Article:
Canning and Preserving Herbs: Tomatillo Salsa

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<em>Makes 4 half-pints<br />
<br />
Tomatillos are one of the great gardening secrets that needs to be “discovered”. Easily grown and very productive, they have a lemony flavor that makes a delightful salsa, either fresh or canned. Let some go to seed in the garden, and you’ll have plants next year.</p>
<p>• 2 pounds fresh tomatillos<br />
• 1 cup chopped onion<br />
• 1 to 2 serrano, jalapeño, poblano, or other hot peppers to taste, cored, seeded, and chopped<br />
• 1 cup fresh cilantro leaves, minced<br />
• 1/4 cup fresh lemon thyme leaves, minced<br />
• 1/4 cup fresh lime juice</p>
<p>1. Remove the husks from the tomatillos, wash thoroughly, dry, and halve or quarter, depending on how chunky you want the finished salsa. (Note that tomatillos break down considerably when they are cooked.) Combine the tomatillos and remaining ingredients in a nonreactive pan. Place over medium-high heat and bring to a boil, stirring frequently. Reduce the heat to low and simmer, uncovered, for 20 minutes.</p>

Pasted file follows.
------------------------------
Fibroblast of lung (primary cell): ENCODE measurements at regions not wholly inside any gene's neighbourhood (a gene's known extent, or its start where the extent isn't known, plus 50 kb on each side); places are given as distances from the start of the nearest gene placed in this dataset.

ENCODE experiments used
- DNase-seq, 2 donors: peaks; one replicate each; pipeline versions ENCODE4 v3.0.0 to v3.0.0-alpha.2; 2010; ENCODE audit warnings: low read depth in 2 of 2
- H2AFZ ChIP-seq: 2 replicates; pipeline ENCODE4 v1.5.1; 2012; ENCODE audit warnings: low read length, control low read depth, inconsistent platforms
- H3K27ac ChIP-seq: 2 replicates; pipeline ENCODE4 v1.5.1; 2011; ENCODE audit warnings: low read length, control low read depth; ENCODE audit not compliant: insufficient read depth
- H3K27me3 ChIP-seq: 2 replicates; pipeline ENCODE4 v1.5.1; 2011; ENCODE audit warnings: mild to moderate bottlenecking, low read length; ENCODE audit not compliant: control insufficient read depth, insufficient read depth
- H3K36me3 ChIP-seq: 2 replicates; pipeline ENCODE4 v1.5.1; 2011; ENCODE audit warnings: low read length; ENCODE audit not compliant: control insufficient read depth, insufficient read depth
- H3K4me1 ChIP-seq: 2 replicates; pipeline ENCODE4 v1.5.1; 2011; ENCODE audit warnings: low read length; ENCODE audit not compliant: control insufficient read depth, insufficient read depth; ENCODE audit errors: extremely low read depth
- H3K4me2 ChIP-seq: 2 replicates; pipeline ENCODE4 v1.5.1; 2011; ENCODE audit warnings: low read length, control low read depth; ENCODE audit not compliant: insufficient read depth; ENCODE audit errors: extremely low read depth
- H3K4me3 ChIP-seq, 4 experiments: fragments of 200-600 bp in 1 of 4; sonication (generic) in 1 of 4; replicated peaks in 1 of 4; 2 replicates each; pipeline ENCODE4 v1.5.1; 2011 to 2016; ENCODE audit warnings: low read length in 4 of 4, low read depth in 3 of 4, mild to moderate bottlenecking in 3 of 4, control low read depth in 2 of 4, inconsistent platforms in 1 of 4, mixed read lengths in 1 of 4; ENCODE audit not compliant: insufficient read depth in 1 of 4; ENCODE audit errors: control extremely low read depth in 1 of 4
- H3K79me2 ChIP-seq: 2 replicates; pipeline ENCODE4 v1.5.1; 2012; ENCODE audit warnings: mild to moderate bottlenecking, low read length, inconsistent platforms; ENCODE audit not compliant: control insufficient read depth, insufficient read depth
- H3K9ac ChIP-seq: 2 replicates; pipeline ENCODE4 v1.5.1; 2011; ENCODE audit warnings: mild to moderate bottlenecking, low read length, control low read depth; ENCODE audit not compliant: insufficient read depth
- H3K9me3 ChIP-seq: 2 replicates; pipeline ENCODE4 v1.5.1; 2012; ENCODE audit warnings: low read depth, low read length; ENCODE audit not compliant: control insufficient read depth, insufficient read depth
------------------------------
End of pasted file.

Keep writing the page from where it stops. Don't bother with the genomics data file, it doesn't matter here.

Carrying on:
<p>2. Prepare the jars, lids, and boiling-water bath. Fill the jars with the hot, thickened mixture, leaving 1/4 inch headspace. Wipe the rims with a clean towel and attach the lids securely.</p>
<p>3. Place the jars in the boiling-water bath, and when the water returns to a boil, process for 15 minutes. Remove the jars, cool, label, and store.</p>
<p>(Adapted from <em>Recipes from an American Herb Garden</em>.)</p>
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<em>Maggie Oster writes extensively about herbs, food, gardening, cooking, landscape design, flowers, and crafts. Her books include</em> Recipes from an American Herb Garden <em>(New York: Macmillan, 1993) and</em> Herbal Vinegar <em>(Pownal, Vermont: Storey Communications, 1994). When she’s not on the road, she’s in her garden or kitchen in Indiana or Kentucky.</em>
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<strong>Canning and Preserving Herbs: 13 Recipes</strong>

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